Eighth day of COP21.

India is being accused of being one of the biggest obstacles to the progress of the COP21 negotiations. The West accuses India of its unacceptable stance, while the Indian government and NGOs feel that India is intended to be used as a scapegoat for the failure of the negotiations. The INDC (Nationally Determined Contribution) submitted by India is guilty of underestimating its future emissions and not setting a ceiling on its emissions. This, together with its development model based on coal as the primary source of energy, makes its position difficult to reconcile with the objectives of the summit. They insist on the principle of Shared but Differentiated Responsibility, and demands responsibility from rich countries for being the main cause of climate change. However, India itself is already the third largest emitter of CO2 in the world, which is used by the West to demand responsibility from this emerging power.

India talks about “climate justice”: the development of the current powers has been based on emissions. Therefore, in order for poor countries to grow themselves, they must be allowed to emit for the time being. In order to stay within the safety limit of two degrees, this would mean that the most developed countries would have to reduce their emissions even more than is currently proposed to leave that space for growth in developing countries. And this means one thing: India is asking the rich countries to “grow down”. Almost nothing.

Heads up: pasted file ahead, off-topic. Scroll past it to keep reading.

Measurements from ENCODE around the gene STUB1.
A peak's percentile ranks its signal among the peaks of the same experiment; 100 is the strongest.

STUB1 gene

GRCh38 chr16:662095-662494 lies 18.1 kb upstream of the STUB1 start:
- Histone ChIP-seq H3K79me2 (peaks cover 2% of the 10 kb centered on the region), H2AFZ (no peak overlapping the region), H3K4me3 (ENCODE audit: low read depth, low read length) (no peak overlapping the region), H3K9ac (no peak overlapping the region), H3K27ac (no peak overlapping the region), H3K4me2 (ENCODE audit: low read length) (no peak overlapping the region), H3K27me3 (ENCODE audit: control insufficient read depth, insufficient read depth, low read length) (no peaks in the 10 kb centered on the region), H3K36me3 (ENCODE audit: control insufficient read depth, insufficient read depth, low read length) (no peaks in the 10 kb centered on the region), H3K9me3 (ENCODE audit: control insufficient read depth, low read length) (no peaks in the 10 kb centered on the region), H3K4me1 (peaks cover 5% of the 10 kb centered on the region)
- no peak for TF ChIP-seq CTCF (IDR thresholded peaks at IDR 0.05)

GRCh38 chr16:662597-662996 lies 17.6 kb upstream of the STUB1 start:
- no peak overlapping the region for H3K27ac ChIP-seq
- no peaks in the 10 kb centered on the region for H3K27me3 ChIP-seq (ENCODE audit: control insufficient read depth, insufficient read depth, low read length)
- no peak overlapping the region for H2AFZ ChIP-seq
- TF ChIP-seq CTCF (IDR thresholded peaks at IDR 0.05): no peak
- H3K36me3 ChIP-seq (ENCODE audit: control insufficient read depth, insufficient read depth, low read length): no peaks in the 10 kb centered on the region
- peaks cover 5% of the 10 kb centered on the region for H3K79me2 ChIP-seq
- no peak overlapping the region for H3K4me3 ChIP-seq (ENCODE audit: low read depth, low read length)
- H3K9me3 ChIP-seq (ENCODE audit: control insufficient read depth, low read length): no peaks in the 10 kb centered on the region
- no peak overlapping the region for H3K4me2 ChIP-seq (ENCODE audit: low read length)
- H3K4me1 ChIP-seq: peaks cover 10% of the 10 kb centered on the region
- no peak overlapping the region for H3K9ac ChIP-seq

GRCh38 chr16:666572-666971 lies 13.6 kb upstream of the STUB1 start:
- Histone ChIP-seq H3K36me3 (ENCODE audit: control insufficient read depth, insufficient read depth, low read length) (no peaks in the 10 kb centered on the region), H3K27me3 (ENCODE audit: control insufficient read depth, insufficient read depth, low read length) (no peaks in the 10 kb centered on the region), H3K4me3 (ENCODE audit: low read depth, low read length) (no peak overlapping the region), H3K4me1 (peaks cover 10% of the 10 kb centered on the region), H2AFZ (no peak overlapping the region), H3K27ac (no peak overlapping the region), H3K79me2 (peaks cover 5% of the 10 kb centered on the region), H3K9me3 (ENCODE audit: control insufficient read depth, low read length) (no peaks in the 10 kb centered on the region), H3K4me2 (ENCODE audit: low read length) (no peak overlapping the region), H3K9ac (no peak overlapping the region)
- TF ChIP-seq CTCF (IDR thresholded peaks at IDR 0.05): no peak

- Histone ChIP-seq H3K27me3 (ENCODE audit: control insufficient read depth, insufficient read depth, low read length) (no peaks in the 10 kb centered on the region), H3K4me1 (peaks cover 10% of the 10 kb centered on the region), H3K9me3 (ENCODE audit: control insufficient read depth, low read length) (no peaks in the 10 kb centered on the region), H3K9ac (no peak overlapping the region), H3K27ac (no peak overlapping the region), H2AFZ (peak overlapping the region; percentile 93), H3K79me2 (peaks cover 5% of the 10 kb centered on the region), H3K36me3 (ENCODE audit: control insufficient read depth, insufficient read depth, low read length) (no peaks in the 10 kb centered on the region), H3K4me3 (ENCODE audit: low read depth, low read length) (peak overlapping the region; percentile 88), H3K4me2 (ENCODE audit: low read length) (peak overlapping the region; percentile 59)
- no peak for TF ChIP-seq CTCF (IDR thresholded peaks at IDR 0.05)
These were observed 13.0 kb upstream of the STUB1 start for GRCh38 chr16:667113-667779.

Meanwhile, China is prudently staying out of the negotiations. It is said that, as happened in Lima last year, it will end up aligning itself with the Western potential, leaving the group of less developed countries (of which it has been a part since the Stockholm Conference in 1972). There is talk of a possible ultimate alliance between China, the United States and France that will determine in extremis the course of the negotiations.

The situation is tense, and some experts fear that in the end only a weak and non-binding agreement will be reached that will not be able to reach the target of maximum two degrees of warming. The national priorities at stake at this summit are difficult to reconcile, and for this reason it is so difficult and at the same time so important to reach an agreement that it is already becoming essential. But let’s remember that much of the deal has already been written, and the outlook is good.

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